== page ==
Everybody wants to enjoy the college experience, but the reality is that college life is expensive and most students don’t have a large income to support their habits. You can’t change the cost of tuition, but you can put together a college budget and get smart about your finances. You may have to get creative to save money, such as carpooling or cooking when you can instead of eating out. If you can cut back on some parts of your budget, you can save up to do the things you really want – like traveling, study abroad, and extracurricular activities.
Even if you thought you did a good job with your scholarship search, there is always more that you can do if you have the time. Start by checking with your financial aid office and the specific department of your college major (e.g. English, Business). You should also check with your job, your parent’s job, and your extracurricular activities to see if they offer scholarships. Scholarships from your school or your community generally have fewer applicants than national or regional scholarships, and thus your chances increase. Once you have exhausted all of your own resources, you can continue your scholarship search online.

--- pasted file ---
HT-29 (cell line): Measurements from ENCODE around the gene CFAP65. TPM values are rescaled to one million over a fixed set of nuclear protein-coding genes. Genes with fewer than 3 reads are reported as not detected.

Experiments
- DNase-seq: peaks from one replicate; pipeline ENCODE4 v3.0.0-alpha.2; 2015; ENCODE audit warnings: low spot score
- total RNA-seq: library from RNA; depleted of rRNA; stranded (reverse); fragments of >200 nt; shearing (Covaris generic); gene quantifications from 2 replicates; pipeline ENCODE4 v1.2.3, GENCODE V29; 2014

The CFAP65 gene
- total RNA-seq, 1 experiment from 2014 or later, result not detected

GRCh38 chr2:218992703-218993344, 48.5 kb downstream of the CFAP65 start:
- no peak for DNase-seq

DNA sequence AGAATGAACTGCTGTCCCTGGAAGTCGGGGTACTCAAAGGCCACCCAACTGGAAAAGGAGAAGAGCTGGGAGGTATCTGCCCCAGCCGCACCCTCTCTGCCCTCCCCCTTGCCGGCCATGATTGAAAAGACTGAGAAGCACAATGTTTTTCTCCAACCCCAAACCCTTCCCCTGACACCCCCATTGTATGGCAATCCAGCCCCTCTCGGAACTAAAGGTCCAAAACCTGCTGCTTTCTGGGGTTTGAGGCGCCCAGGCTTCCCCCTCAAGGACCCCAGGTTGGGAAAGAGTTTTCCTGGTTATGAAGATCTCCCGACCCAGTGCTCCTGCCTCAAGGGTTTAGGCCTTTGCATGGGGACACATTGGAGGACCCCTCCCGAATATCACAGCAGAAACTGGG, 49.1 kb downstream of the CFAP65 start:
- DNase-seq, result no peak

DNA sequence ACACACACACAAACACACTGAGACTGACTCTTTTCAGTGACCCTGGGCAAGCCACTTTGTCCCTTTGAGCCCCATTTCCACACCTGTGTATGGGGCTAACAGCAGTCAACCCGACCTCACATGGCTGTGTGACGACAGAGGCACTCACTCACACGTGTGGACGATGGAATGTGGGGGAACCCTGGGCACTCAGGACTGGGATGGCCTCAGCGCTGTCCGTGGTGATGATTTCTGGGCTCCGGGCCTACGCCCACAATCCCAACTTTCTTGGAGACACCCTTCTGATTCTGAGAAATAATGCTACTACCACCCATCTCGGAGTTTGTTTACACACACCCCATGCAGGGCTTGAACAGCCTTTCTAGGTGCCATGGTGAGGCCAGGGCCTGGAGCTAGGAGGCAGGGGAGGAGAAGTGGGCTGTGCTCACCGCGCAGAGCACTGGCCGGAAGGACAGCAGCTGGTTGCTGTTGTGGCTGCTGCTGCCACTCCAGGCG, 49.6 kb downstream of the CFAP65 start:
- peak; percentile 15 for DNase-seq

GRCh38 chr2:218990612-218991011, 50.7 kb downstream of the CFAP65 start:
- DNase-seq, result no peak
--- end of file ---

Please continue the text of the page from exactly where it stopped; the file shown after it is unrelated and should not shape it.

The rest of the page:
If you haven’t had success obtaining any of the scholarships that you apply to, check out our college scholarship application tips.
Once you have trimmed your college expenses (College Money Tip #4), you may need to consider working part-time. Many college students have federal work-study jobs, college internships or full-time summer jobs to supplement their income. If you do need to find employment, make sure that you are able to tailor your schedule so that you don’t miss classes. Try to find something close to your residence or campus to cut down on commute time and costs.
For more information on various types of college employment, check out our section on student jobs.
Once you have exhausted all of your scholarships and grants, and borrowed the maximum amount in federal student loans, you may need to consider a private student loan. Private loans can help you get money for college quickly if you need to pay school bills. Private student loans can also cover other college expenses, like books, room and board, travel, a computer and more.
For more information on borrowing money for college, check out our section on private student loans.